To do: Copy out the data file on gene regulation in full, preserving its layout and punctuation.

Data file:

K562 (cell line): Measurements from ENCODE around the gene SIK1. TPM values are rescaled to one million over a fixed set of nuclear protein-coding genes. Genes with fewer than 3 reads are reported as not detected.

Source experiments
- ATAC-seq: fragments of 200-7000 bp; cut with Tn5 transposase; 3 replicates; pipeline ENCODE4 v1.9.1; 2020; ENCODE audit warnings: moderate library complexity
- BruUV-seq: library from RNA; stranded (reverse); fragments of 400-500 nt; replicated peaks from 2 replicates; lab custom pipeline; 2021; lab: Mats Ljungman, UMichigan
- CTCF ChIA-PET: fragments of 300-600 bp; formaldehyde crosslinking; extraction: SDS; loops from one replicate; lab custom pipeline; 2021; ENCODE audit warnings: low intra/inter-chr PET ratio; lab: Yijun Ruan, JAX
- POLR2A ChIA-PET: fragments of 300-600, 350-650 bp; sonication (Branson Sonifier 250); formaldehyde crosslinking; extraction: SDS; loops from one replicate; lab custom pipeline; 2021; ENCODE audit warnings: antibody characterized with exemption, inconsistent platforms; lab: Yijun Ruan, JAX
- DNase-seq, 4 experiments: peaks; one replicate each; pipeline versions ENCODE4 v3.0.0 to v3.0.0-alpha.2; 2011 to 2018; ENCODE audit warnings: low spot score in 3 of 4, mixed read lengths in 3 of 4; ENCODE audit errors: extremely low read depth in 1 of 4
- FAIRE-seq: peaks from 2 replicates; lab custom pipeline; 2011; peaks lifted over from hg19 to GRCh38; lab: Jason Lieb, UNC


K562 (cell line): Measurements from ENCODE around the gene SIK1. TPM values are rescaled to one million over a fixed set of nuclear protein-coding genes. Genes with fewer than 3 reads are reported as not detected.

Source experiments
- ATAC-seq: fragments of 200-7000 bp; cut with Tn5 transposase; 3 replicates; pipeline ENCODE4 v1.9.1; 2020; ENCODE audit warnings: moderate library complexity
- BruUV-seq: library from RNA; stranded (reverse); fragments of 400-500 nt; replicated peaks from 2 replicates; lab custom pipeline; 2021; lab: Mats Ljungman, UMichigan
- CTCF ChIA-PET: fragments of 300-600 bp; formaldehyde crosslinking; extraction: SDS; loops from one replicate; lab custom pipeline; 2021; ENCODE audit warnings: low intra/inter-chr PET ratio; lab: Yijun Ruan, JAX
- POLR2A ChIA-PET: fragments of 300-600, 350-650 bp; sonication (Branson Sonifier 250); formaldehyde crosslinking; extraction: SDS; loops from one replicate; lab custom pipeline; 2021; ENCODE audit warnings: antibody characterized with exemption, inconsistent platforms; lab: Yijun Ruan, JAX
- DNase-seq, 4 experiments: peaks; one replicate each; pipeline versions ENCODE4 v3.0.0 to v3.0.0-alpha.2; 2011 to 2018; ENCODE audit warnings: low spot score in 3 of 4, mixed read lengths in 3 of 4; ENCODE audit errors: extremely low read depth in 1 of 4
- FAIRE-seq: peaks from 2 replicates; lab custom pipeline; 2011; peaks lifted over from hg19 to GRCh38; lab: Jason Lieb, UNC